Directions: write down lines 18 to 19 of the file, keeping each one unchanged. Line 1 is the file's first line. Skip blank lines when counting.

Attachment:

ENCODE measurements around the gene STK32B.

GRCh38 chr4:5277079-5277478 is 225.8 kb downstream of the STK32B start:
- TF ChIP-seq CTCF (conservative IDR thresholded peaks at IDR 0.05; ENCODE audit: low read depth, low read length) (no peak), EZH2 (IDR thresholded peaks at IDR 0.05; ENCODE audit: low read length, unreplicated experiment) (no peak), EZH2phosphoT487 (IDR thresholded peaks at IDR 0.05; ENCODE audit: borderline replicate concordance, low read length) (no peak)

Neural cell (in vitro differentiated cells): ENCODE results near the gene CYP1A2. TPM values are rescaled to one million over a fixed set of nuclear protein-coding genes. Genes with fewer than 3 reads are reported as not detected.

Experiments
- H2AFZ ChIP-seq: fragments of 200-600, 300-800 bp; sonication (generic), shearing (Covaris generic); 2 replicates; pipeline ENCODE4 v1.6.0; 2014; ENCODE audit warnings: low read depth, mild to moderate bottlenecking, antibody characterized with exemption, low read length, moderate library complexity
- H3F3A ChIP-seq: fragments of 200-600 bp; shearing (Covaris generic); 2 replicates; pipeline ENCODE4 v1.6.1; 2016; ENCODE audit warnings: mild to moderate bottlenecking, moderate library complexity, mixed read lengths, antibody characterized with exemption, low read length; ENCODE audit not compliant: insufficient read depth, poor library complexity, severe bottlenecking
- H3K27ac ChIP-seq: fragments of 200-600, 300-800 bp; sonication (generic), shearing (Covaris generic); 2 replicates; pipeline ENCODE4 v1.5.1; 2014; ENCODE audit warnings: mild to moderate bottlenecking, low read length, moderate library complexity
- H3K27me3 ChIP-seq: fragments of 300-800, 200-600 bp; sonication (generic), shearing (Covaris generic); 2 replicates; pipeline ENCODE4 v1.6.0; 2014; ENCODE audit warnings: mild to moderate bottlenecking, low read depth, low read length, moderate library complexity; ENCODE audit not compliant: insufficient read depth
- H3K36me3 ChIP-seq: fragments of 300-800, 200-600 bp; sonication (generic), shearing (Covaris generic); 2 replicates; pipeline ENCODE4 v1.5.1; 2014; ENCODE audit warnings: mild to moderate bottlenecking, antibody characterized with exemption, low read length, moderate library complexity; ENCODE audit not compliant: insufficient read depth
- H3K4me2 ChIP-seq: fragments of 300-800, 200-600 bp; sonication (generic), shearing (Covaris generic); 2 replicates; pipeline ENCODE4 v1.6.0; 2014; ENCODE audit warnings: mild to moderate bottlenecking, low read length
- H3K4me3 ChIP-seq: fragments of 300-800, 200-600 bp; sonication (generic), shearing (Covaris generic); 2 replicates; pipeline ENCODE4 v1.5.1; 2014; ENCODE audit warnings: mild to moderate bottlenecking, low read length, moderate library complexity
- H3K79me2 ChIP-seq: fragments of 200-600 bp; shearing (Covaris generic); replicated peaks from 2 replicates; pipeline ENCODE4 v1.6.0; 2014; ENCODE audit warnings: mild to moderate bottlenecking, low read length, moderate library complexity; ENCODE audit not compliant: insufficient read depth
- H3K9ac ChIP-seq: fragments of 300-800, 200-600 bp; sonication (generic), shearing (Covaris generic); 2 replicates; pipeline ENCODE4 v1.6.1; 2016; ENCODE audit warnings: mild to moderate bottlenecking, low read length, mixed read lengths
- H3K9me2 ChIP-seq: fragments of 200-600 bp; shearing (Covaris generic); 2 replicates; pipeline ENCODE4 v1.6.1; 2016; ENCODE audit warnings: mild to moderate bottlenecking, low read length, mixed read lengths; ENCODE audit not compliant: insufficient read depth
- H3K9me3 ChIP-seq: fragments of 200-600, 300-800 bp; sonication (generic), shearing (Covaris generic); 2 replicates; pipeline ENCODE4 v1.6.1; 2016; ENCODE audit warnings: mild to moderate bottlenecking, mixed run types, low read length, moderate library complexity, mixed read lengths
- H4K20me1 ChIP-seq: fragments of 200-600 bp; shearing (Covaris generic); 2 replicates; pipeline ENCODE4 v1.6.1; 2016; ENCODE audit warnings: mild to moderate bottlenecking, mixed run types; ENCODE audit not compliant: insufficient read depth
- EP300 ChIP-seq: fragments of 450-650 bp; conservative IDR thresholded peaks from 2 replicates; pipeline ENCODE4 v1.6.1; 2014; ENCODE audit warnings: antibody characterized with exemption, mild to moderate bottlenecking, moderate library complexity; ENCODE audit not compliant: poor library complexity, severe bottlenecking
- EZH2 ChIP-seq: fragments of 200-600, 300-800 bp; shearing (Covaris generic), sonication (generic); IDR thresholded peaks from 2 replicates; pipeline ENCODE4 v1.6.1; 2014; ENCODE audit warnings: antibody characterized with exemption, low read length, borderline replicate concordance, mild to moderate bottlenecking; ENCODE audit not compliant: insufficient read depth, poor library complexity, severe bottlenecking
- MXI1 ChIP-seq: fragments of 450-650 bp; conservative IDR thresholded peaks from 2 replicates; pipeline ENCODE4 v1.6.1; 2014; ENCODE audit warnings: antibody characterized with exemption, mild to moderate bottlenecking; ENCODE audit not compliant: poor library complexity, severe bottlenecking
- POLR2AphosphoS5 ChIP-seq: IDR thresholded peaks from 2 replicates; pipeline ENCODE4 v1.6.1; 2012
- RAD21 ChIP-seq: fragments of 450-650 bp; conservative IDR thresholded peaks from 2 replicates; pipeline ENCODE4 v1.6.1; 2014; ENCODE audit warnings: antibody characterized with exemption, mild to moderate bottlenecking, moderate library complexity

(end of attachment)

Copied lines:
- EP300 ChIP-seq: fragments of 450-650 bp; conservative IDR thresholded peaks from 2 replicates; pipeline ENCODE4 v1.6.1; 2014; ENCODE audit warnings: antibody characterized with exemption, mild to moderate bottlenecking, moderate library complexity; ENCODE audit not compliant: poor library complexity, severe bottlenecking
- EZH2 ChIP-seq: fragments of 200-600, 300-800 bp; shearing (Covaris generic), sonication (generic); IDR thresholded peaks from 2 replicates; pipeline ENCODE4 v1.6.1; 2014; ENCODE audit warnings: antibody characterized with exemption, low read length, borderline replicate concordance, mild to moderate bottlenecking; ENCODE audit not compliant: insufficient read depth, poor library complexity, severe bottlenecking